“You’re too old to be crying like that. You’re going to wake up the other patients,”is how I was greeted by a (not so kind) nurse who woke me up from my anesthetic after my jaw surgery last Friday.
As I’m coming to, I heard another nurse tell Nurse #1, that she was being mean.
“Well, sometimes I need to be like this so that they snap out of it,” she replied, as she kept swatting my arm back along my sides, to prevent me from touching the side of my face.
Was Nurse #1 being mean? Yes. But to be honest, it did kind of help to snap me out of it. For those seconds that you’re waking up from whatever it is they give you so that you do not remember A SINGLE THING, I was super confused. I did not realize I was screaming/wailing until she yelled at me. It was like I was a totally different person. Then apparently I decided to stop breathing as much as I should have been and my machine started buzzing and they had to put the oxygen back on me. After that, I started to calm down.
I know I spoke about my jaw issues here but I didn’t mention the surgery to many people or on my blog at all. I was so anxious about it that I decided to keep it more private. My original surgery date was May 6 but I was lucky last Monday when I received a call at work asking if I would like a cancellation date of last Friday. I jumped on this – and got the okay from my boss – as I knew it was a long recovery afterward and I just wanted to get this all over with. I was already so stressed out about it and it was still a month away.
I’ve only had anesthetic one other time in my life – when my wisdom teeth were removed. My mom took me to this surgery and I remember waking up to her asking the nurse, “why is she crying?” I remember the nurse saying at the time that it’s normal, some people just react that way to the anesthetic. But this time was a full out panic attack. I’ve had one before in my life – and thankfully Kevin was there to help me through it then. They are just so weird because it’s like you’re not even “you” anymore. You can hear the noises that you’re making but you don’t realize they are coming from you. A nurse later suggested that next time before I get put out for a surgery, maybe give them a heads-up that I may wake up with anxiety. She said that sometimes patients are so stressed going into their surgery, that when they wake up it all just comes out then. And unfortunately for me, sometimes you don’t have a kind nurse to help you through it.
After the panic attack, the next stage of Sarah coming fully conscious takes place – I get weepy. And apologetic. I remember apologizing to another nurse, “I’m sorry that nurse had to be mean to me. I don’t know why I wake up like that.” WHY WAS I APOLOGIZING FOR THAT MEAN NURSE?! AREN’T NURSES SUPPOSED TO BE NICE AS A JOB REQUIREMENT? She told me that 10-20% of patients wake up like that. Then she asked me if my mom was there with me. I said no, my husband. She was shocked and asked me how old I was. I told her 29. She told me she thought I was way younger. (When I received a follow-up call from my nurse on Monday, she told me I was known as “the little one from Friday” lol).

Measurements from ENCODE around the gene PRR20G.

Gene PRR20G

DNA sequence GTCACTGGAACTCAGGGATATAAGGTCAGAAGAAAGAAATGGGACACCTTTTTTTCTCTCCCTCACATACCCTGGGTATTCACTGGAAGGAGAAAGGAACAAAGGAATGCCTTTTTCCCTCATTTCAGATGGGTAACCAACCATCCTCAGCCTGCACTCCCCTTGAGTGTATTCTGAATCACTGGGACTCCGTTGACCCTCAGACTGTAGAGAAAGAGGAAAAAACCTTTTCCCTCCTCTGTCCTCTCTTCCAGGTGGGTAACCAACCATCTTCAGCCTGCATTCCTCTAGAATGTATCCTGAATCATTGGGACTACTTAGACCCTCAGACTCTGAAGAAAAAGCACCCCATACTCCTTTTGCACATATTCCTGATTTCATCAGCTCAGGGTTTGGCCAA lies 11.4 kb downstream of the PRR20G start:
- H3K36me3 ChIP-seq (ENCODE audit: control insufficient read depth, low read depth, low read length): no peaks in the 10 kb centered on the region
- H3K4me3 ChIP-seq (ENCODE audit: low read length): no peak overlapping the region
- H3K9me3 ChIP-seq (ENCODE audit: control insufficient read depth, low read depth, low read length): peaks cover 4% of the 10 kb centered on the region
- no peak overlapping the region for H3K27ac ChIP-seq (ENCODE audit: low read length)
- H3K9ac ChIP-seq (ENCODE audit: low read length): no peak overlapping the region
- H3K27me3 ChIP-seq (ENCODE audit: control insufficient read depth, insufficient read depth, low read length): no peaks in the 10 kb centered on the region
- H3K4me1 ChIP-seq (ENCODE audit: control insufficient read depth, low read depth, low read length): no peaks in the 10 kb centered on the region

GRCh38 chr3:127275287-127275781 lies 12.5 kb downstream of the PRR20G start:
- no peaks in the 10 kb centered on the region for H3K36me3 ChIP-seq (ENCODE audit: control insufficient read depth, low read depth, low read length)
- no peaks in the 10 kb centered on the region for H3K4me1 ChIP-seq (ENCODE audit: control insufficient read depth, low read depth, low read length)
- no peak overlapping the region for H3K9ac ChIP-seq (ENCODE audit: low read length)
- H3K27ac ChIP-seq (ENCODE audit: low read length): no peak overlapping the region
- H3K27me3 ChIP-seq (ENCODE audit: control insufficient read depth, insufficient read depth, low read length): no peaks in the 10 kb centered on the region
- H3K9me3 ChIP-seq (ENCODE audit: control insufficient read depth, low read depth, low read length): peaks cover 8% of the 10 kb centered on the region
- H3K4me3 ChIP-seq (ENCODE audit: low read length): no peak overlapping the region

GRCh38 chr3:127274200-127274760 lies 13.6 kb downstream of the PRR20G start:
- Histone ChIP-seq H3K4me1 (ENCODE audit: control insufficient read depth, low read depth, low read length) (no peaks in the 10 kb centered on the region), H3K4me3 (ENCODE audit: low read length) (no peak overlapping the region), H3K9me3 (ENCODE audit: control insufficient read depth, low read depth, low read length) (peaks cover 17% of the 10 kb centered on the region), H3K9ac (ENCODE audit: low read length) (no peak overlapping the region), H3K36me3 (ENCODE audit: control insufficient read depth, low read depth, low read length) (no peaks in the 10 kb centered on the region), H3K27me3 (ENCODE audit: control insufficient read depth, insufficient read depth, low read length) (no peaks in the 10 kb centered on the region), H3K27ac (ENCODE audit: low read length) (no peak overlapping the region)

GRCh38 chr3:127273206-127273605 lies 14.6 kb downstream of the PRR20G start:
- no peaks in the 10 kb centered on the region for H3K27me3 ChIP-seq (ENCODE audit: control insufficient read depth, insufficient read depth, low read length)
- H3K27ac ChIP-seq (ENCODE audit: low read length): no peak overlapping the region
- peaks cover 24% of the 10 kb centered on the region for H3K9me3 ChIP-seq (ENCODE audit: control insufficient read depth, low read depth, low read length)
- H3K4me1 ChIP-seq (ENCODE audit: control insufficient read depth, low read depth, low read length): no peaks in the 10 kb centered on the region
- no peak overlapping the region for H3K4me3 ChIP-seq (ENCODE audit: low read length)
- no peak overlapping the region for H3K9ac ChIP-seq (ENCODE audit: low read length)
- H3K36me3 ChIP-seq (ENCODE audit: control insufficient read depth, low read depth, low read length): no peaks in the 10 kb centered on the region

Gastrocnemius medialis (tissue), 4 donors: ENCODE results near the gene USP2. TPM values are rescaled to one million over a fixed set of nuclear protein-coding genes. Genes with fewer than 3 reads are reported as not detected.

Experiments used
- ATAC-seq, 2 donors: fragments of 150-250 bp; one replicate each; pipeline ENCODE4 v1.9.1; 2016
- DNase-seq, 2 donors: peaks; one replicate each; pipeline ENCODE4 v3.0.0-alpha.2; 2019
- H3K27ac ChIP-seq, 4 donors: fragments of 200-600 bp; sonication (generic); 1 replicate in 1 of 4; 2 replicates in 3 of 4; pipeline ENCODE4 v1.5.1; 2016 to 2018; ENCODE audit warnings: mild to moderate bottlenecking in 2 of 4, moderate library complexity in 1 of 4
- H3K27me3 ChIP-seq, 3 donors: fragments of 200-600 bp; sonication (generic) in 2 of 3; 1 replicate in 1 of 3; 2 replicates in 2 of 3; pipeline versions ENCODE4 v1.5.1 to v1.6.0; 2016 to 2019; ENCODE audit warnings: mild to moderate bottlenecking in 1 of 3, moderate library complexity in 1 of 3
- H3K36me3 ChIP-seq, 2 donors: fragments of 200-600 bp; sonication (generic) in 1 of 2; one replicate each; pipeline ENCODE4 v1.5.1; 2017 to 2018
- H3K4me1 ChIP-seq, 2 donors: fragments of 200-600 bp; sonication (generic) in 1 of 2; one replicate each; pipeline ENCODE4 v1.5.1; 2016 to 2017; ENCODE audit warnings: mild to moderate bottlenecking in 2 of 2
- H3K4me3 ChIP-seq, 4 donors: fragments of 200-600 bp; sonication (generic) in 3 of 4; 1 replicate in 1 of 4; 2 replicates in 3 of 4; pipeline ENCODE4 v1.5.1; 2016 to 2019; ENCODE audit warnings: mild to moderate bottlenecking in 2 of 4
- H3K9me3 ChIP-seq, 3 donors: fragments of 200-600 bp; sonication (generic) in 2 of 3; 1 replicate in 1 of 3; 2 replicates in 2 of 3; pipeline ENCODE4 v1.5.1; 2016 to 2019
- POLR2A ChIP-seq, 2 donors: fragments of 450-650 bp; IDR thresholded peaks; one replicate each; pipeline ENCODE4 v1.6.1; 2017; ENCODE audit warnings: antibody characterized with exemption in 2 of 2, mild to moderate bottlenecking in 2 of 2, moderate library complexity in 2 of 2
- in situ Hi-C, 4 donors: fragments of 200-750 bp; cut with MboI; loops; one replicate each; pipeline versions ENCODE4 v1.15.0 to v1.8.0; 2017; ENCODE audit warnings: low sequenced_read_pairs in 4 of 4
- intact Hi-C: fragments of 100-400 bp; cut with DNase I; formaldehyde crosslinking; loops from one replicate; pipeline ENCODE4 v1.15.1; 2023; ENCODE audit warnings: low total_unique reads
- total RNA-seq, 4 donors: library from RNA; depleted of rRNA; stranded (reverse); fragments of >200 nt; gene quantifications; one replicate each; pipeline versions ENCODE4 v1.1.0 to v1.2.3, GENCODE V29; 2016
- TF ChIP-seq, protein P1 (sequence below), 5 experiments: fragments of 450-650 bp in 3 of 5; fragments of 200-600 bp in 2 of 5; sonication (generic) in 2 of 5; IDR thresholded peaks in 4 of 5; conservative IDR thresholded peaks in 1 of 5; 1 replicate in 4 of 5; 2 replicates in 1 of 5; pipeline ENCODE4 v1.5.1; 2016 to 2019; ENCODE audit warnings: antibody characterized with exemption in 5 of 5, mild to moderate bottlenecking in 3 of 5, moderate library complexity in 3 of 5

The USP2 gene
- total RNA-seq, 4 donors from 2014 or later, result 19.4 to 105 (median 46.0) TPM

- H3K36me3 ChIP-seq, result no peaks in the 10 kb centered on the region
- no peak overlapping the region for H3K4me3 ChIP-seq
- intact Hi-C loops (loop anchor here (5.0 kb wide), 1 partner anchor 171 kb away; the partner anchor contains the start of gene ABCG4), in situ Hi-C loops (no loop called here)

So fast forward to me seeing Kevin afterward and the first thing I do, obviously, is cry. Then I ask for more drugs because I am in a lot of pain. He calls my mom and puts her on speaker phone and I start crying again so she talks briefly to Kevin, reminding him that this is just how I am after surgery. I then get all weird with Kevin – apologizing for everything under the sun with him – and asking him if he will take me out on a date when this is all over. I, of course, am crying still.
I have the nicest nurse ever in the recovery room and I remember holding her hand when she gives me pills. I swear I do the weirdest things when I’m high. She then tries to get me up, and I tell her I feel nauseous. I end up throwing up not once, but twice in the hospital. The first time, Kevin is holding that little kidney shaped dish and then the second time, I shove my head into a huge bag. “Why is her head way in that bag?” the nurse asks. Kevin says it’s so that I don’t let him see my vomit. He’s right.
Shortly after, they wheel me out to the car and give me a couple more bags to throw up in – just in case. I end up needing one about halfway home on the QEW (the surgery was in Toronto). I feel bad for the car full of people beside us who saw that HAHA.
Anyways, I am home now. I’ve taken the week off of work – way more time than I originally said I needed but this is way more intense than I was (optimistically) thinking it was going to be. Every day I’ve had a nap. I’m still nauseous. And I’m still in a lot of pain. Every single hour I dread my timer going off, because I then have to do 15 minutes worth of exercises to my jaw (10 minutes heat, 5 minutes open and close as wide as I can, then 15 seconds holding a stack of popsicle sticks between my teeth). That last 15 seconds is the worst, most painful, longest 15 seconds of the whole day. And every other day, I have to add a new stick to the stack to eventually get to 25 sticks high. That’s how wide your mouth should be able to open after this surgery. Tomorrow is a day that I have to add a new stick. I’m dreading it. But compared to every other day since the surgery, I’ve felt the best yet today, so I hope it keeps getting better. Plus, I have the best nurse ever (Kevin). He’s been amazing. A lot of people don’t know, but he went through college to be a Paramedic, so he’s amazing with medical stuff.
Anyways, that’s all for now. I’m not sure if anyone’s been wondering, but I wanted to explain why I’ve been MIA from my blog as of late and why I most likely still will be for a while. Looking at a computer screen is not that helpful with the nauseousness. And I need to keep this post short anyways, because my timer is going off in seven minutes…